Pamukkale’s known for its travertine terraces, but that’s not all; it’s also known for the hot air ballooning that goes on here aplenty. 100% Must-do. The only problem for some folks – you have to get up at the crack of dawn to experience it… ->
Even how they inflate the balloons before dawn is a spectacle worth seeing. First it’s all quiet, calm and peaceful. Then they start up the noisy furnaces! And slowly, several, then a dozen, then scores of hot-air balloons all start bulging and rising up from their sides into the air (with the basket still on the ground). And they get big. Real big! ->
Close up, the process is just as fascinating. Here’s our balloon:
But don’t confuse this hot-air ballooning location/experience – at Pamukkale – with its big-brother hot-air ballooning location/experience at Cappadocia (been). At Cappadocia around 150 balloons fly up (100 at 6am, and then another 50 at 07:30). All the same – wonderful here at Pamukkale too! ->
We were lucky – our balloon flew directly above and past the white terraces. At one point we were just two meters away from them:
Then higher we go – for the broader, panoramic views:
Over there – some archeology. About that in a bit…
And there’s the path upon which tourists stroll and photoshoots take place on:
The main terraces, with stalactites:
What views! ->
We almost touch the ground here. We were even asked not to make a jump for it!
After our balloon ride, it was into an ancient swimming pool for a dip. And the water temperature was just perfect – around 40°C.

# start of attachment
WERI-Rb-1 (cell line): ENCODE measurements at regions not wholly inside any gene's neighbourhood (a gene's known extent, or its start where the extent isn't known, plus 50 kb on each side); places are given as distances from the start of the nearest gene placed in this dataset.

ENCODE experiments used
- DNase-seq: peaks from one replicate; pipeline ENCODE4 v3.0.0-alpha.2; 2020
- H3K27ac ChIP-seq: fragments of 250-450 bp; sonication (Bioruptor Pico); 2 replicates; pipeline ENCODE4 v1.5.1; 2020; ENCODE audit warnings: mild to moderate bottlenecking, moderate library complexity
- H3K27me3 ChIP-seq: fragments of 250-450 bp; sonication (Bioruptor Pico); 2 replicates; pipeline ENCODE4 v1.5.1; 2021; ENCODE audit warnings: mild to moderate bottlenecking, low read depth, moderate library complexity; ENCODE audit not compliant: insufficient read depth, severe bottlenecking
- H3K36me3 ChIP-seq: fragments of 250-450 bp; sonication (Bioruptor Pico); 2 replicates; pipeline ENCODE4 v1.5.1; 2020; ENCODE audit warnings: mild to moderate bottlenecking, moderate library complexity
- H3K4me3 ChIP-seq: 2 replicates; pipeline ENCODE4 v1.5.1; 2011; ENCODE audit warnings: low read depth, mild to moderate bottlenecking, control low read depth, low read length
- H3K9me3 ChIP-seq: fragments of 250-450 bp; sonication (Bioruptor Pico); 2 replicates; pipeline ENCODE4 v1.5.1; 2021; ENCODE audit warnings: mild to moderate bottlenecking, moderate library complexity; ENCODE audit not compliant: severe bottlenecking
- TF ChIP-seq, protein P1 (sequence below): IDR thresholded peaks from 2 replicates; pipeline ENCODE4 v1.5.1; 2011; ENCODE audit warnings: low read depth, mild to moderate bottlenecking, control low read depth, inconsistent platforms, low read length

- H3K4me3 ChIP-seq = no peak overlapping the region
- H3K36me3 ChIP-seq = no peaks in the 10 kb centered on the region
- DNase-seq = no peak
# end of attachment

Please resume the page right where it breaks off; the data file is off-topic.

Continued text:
The baths at this spa-center were a hit even with… the Romans! Yes – they’re that old! They used to come here to take the healthful waters. Aha – I’ve found a remnant of that age of old: a Roman-looking marble/granite column! ->
Of course, such brilliant baths – they’re bound to be popular. But I wasn’t quite expecting a full-house bath at 8am! Ah – but then I recalled where we were – Turkey in the summer. Very hot. Accordingly, folks tend to get a lot done very early in the morning or late in the evening; it’s too hot for comfort during the day for many an endeavor outdoors – even half-submerged in a swimming pool!
Btw: from what I heard with my own ears, most of the tourists here spoke… Russian. Around a quarter spoke Korean, while I heard neither Japanese nor Chinese once. Re the latter – the one-to-two-week quarantine you have to endure upon returning to China – that’s probably what’s putting them off. I heard the occasional European (English, French, Italian) tongue, but very rarely. I heard German not once. I wonder, has Turkey – in particular, Pamukkale – become less popular with the Germans?
The cockerel – the locality’s symbol. Well, why not? ) ->
Now for a spot of the historical-archeological, as promised…
This spa settlement was popular even before the Romans. There were the ancient Greeks before them, and earlier than the Greeks there was some other civilization; however, who they were exactly is unknown. The earliest Greek constructions were collectively known as Hierapolis.
Roads, burial grounds, buildings – albeit in ruins. Founded 200BC. Impressive!…
Roman baths – also here:
The ancients too had good taste in chic vacation spots with views to die for ).
It’s best walking around here early morning. Then to head straight to the baths…
And that’s all from Pamukkale folks. Back tomorrow from… Mount Everest (kinda:)!…
And now – back to work!
The rest of the photos from Pamukkale are here.